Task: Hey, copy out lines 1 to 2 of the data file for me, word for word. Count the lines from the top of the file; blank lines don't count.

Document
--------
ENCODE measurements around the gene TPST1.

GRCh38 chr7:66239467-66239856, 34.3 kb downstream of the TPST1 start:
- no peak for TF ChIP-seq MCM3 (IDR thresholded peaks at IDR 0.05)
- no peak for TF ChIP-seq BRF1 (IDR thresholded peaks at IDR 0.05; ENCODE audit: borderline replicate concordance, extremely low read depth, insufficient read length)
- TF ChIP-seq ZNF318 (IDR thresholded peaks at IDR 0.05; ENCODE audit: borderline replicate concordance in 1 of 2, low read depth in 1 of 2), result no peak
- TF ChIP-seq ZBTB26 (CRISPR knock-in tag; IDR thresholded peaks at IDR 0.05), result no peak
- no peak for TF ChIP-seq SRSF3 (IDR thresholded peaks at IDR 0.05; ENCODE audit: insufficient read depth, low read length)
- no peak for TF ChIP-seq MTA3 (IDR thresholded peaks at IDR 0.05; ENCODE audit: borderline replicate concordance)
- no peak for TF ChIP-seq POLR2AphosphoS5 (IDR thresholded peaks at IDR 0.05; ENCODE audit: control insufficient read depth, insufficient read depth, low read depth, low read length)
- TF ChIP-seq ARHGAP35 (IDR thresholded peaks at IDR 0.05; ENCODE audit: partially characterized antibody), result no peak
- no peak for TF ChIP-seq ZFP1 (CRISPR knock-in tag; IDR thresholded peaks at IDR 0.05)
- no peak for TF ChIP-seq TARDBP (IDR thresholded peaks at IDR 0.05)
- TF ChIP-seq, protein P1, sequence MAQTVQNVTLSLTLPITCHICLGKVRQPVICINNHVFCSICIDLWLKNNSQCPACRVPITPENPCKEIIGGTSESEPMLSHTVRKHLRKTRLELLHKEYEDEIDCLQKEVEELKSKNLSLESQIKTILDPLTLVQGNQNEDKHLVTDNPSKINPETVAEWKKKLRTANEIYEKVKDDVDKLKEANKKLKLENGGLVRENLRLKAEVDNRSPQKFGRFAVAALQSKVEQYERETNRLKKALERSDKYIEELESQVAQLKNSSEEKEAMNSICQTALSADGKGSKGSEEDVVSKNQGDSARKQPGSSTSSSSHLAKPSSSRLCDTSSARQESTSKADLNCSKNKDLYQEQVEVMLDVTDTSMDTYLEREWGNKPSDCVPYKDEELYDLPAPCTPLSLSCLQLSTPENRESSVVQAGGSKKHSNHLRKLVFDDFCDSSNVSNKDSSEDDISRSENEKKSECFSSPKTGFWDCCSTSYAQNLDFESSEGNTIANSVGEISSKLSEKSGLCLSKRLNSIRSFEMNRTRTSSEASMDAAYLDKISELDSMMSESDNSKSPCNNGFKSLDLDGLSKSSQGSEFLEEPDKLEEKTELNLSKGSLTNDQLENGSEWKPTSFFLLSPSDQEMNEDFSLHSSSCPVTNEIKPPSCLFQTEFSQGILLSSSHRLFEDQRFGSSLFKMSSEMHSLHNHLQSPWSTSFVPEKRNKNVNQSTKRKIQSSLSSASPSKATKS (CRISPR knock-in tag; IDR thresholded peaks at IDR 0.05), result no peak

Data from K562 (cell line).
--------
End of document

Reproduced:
ENCODE measurements around the gene TPST1.

GRCh38 chr7:66239467-66239856, 34.3 kb downstream of the TPST1 start: